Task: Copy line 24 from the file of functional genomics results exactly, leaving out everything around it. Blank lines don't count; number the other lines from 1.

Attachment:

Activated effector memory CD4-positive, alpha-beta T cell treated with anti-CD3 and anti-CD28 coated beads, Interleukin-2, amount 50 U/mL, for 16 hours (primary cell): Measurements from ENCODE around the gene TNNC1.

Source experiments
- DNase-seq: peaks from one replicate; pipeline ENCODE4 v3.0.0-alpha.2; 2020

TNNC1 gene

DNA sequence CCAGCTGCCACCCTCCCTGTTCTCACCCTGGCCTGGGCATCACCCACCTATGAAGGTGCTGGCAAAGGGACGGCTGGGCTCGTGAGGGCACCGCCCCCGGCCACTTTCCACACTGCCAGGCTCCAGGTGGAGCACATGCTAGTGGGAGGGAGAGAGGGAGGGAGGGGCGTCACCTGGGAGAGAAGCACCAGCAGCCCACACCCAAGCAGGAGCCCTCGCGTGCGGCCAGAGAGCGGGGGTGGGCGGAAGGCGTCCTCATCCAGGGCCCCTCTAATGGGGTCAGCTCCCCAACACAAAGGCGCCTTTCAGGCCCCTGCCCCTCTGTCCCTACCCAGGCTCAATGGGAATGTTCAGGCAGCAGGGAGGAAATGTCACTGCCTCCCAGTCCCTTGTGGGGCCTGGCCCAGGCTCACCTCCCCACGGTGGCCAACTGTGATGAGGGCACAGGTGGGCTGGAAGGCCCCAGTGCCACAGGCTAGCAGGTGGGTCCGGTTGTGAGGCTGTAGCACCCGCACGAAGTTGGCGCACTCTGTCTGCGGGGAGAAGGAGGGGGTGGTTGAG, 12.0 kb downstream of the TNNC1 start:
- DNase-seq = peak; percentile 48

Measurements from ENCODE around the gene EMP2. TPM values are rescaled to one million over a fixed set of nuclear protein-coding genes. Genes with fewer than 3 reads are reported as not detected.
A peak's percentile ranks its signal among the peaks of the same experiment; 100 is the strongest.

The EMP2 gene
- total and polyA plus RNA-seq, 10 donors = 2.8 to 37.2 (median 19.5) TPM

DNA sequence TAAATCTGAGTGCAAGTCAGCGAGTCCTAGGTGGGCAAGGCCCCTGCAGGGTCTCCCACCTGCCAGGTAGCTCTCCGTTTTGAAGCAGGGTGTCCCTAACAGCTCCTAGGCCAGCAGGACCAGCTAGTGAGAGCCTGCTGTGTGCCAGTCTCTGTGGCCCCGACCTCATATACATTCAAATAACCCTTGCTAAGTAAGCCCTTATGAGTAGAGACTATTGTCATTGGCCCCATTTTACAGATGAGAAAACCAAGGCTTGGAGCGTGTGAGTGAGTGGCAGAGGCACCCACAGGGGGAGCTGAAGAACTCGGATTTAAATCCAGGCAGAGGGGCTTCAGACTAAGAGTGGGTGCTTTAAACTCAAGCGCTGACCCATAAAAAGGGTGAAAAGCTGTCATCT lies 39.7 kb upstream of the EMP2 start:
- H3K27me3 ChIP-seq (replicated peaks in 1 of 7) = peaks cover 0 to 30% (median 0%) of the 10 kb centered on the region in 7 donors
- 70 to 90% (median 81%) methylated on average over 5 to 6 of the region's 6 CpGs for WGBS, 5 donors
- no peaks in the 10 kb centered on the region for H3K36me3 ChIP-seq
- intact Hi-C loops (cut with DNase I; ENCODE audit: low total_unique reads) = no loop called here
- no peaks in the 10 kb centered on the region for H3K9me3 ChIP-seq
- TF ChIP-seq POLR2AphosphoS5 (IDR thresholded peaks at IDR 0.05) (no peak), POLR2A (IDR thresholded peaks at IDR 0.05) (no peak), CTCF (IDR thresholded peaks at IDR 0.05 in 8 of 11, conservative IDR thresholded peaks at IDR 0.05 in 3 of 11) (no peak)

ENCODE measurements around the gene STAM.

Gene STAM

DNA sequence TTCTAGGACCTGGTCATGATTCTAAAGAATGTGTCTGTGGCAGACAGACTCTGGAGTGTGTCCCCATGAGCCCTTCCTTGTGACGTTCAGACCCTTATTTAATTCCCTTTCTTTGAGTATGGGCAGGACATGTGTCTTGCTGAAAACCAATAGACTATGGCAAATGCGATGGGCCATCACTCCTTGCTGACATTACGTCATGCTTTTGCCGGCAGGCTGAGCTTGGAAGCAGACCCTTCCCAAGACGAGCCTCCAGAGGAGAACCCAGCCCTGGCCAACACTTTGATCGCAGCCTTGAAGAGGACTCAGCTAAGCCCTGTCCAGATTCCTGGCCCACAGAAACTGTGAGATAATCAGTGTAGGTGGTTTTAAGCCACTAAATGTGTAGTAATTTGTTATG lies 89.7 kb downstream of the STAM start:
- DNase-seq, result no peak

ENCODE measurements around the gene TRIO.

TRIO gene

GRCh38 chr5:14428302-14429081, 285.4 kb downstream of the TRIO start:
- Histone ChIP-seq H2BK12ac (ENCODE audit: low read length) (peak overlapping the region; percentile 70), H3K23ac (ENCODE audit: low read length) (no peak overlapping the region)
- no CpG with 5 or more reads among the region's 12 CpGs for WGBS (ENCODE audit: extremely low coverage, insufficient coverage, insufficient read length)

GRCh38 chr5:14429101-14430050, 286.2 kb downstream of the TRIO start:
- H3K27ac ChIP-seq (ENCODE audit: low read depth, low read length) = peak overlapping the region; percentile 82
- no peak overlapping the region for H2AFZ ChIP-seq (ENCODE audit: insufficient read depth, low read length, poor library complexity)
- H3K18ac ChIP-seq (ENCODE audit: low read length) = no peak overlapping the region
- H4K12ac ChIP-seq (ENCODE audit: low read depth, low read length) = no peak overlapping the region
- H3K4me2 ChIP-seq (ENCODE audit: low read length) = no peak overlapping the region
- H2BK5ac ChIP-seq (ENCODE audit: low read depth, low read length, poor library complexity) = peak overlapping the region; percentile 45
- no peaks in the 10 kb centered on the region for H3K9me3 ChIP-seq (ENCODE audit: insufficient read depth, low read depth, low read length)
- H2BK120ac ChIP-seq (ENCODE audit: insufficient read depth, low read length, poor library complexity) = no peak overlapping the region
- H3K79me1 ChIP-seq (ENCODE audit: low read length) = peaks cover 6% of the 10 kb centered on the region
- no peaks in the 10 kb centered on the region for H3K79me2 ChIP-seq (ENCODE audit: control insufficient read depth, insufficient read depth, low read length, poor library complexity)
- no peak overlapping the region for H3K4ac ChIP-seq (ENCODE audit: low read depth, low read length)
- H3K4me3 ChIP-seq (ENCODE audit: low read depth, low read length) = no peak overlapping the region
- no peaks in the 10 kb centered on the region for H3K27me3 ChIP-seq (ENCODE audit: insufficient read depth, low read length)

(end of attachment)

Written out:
GRCh38 chr5:14428302-14429081, 285.4 kb downstream of the TRIO start: